The IAU list is also based on the 48 constellations listed by Ptolemy in his Almagest, with early modern modifications and additions by subsequent astronomers – such as Petrus Plancius (1552 – 1622), Johannes Hevelius (1611 – 1687), and Nicolas Louis de Lacaille (1713 – 1762).
However, the data Delporte used was dated to the late 19th century, back when the suggestion was first made to designate boundaries in the celestial sphere. As a consequence, the precession of the equinoxes has already led the borders of the modern star map to become somewhat skewed, to the point that they are no longer vertical or horizontal. This effect will increase over the centuries and will require revision.
Not a single new constellation or constellation name has been postulated in centuries. When new stars are discovered, astronomers simply add them to the constellation they are closest to. So consider the information below, which lists all 88 constellations and provides information about each, to be up-to-date! We even threw in a few links about the zodiac, its meanings, and dates.
Clear night ahead? Let’s see what’s up. We’ll start close to home with the Moon, zoom out to lonely Fomalhaut 25 light years away and then return to our own Solar System to track down the 7th planet. Even before the sky is dark, you can’t miss the 4-day-old crescent Moon reclining in the southwestern sky. Watch for it to wax to a half-moon by Thursday as it circles Earth at an average speed of 2,200 mph (3,600 km/hr). That fact that it orbits Earth means that the angle the Moon makes with the sun and our planet constantly varies, the reason for its ever-changing phase.
With the naked eye you’ll be able to make two prominent dark patches within the crescent — Mare Crisium (Sea of Crises) and Mare Fecunditatis (Sea of Fecundity). Each is a vast, lava-flooded plain peppered with thousands of craters , most of which require a telescope to see. Not so Janssen. This large, 118-mile-wide (190-km) ring will be easy to pick out in a pair of seven to 10 power binoculars. Janssen is named for 19th century French astronomer Pierre Janssen, who was the first to see the bright yellow line of helium in the sun’s spectrum while observing August 1868 total solar eclipse.
English scientist Norman Lockyer also observed the line later in 1868 and concluded it represented a new solar element which he named “helium” after “helios”, the Greek word for sun. Helium on Earth wouldn’t be discovered for another 10 years, making this party-balloon gas the only element first discovered off-planet!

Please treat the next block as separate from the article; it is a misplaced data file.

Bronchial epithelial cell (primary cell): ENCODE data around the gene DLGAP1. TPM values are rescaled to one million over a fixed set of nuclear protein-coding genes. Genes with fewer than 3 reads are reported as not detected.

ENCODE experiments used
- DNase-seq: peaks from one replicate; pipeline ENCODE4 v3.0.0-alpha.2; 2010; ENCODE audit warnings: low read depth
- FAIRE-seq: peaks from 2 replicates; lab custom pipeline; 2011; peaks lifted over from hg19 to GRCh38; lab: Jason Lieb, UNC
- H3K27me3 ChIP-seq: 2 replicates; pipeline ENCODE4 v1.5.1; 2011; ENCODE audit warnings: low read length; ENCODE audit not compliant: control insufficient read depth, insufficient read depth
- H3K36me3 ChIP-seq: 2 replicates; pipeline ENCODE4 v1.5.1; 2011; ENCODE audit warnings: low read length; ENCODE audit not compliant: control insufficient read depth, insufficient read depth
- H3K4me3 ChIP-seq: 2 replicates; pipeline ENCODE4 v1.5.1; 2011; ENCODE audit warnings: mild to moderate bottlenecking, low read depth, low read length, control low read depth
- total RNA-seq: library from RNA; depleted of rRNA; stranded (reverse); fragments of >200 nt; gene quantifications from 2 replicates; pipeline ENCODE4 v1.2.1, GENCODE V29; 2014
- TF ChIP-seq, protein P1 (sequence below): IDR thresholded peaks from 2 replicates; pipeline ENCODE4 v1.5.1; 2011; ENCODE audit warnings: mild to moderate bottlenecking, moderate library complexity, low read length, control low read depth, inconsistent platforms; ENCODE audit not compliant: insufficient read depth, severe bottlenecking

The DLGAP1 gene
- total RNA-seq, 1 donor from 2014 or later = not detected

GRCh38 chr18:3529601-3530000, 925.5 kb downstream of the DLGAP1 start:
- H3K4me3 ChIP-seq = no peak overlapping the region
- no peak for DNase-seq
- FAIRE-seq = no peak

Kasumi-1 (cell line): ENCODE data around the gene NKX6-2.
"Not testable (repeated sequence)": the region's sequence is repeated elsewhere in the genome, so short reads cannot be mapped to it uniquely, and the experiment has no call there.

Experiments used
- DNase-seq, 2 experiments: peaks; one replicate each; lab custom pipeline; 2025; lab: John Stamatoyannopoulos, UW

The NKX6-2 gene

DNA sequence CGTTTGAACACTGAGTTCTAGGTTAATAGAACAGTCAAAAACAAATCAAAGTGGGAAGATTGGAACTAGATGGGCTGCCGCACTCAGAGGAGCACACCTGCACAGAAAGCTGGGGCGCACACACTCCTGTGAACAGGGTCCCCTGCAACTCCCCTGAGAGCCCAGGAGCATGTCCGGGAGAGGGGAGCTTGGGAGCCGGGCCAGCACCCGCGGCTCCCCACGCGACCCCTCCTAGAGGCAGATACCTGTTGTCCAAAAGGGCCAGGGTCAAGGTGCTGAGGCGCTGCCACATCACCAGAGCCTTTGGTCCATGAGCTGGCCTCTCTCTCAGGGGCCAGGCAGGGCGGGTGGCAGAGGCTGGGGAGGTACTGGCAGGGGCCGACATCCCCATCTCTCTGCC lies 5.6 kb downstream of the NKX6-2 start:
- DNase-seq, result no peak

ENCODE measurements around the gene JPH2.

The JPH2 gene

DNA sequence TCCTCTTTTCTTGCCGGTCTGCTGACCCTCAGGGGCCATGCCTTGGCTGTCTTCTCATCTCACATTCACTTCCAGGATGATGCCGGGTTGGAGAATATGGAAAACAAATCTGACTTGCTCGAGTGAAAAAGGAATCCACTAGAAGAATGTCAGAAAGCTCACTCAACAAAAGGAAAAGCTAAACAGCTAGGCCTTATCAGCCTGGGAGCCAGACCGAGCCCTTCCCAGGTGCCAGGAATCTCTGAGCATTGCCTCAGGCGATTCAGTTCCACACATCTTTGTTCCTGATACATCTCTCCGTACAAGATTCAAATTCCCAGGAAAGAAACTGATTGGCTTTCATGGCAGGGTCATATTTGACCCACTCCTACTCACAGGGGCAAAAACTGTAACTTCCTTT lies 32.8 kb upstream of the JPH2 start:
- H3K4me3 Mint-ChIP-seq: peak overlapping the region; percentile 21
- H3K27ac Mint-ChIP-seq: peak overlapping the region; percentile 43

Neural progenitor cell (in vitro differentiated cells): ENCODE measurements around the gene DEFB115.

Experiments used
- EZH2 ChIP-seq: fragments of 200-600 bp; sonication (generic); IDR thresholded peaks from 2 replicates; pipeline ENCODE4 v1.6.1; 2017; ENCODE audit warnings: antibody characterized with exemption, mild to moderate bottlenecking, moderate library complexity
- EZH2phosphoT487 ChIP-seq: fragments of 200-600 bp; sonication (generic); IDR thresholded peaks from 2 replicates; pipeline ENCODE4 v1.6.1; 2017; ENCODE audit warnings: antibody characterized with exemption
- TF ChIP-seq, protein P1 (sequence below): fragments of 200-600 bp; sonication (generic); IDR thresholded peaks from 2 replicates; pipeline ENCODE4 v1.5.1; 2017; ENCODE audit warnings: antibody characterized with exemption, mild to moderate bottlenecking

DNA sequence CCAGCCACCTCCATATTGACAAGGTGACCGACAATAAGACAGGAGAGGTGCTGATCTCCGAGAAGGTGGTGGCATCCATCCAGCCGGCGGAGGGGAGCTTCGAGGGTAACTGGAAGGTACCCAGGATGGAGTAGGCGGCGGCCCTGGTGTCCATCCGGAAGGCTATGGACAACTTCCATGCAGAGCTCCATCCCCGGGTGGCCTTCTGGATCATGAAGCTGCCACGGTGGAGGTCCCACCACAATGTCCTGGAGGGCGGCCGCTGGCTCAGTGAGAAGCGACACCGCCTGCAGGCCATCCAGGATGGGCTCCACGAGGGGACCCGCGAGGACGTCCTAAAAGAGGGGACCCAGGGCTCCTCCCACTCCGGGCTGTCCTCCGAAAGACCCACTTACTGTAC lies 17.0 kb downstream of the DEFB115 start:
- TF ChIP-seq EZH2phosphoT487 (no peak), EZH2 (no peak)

Directing your gaze south around 7 o’clock, you’ll see a single bright star low in the southern sky. This is Fomalhaut in the dim constellation of Piscis Austrinus, the Southern Fish. The Arabic name means “mouth of the fish”. If live under a dark, light-pollution-free sky, you’ll be able to make out a loop of faint stars vaguely fish-like in form. Aside from being the only first magnitude star among the seasonal fall constellations, Fomalhaut stands out in another way — the star is ringed by a planet-forming disk of dust and rock much as our own Solar System was more than 4 billion years ago.
Within that disk is a new planet, Fomalhaut b, with less than twice Jupiter’s mass and enshrouded either by a cloud of dusty debris or a ring system like Saturn. Fomalhaut b has the distinction of being the first extrasolar planet ever photographed in visible light. The plodding planet takes an estimated 1,700 years to make one loop around Fomalhaut, with its distance from its parent star varying from about 50 times Earth’s distance from the sun at closest to 300 times that distance at farthest.
Next, we move on to one of the more remote planets in our own solar system, Uranus. The 7th planet from the sun, Uranus reached opposition — its closest to Earth and brightest appearance for the year — only a month ago. It’s well-placed for viewing in Pisces the Fish after nightfall high in the southeastern sky below the prominent sky asterism, the Great Square of Pegasus.
A telescope will tease out its tiny, greenish disk, but almost any pair of binoculars will easily show the planet as a star-like point of light slowly marching westward against the starry backdrop in the coming weeks. Check in every few weeks to watch it move first west, in retrograde motion, and then turn back east around Christmas. For those with 8-inch and larger telescopes who love a challenge, use this Uranian Moon Finder to track the planet’s two brightest moons, Titania and Oberon, which glimmer weakly around 14th magnitude.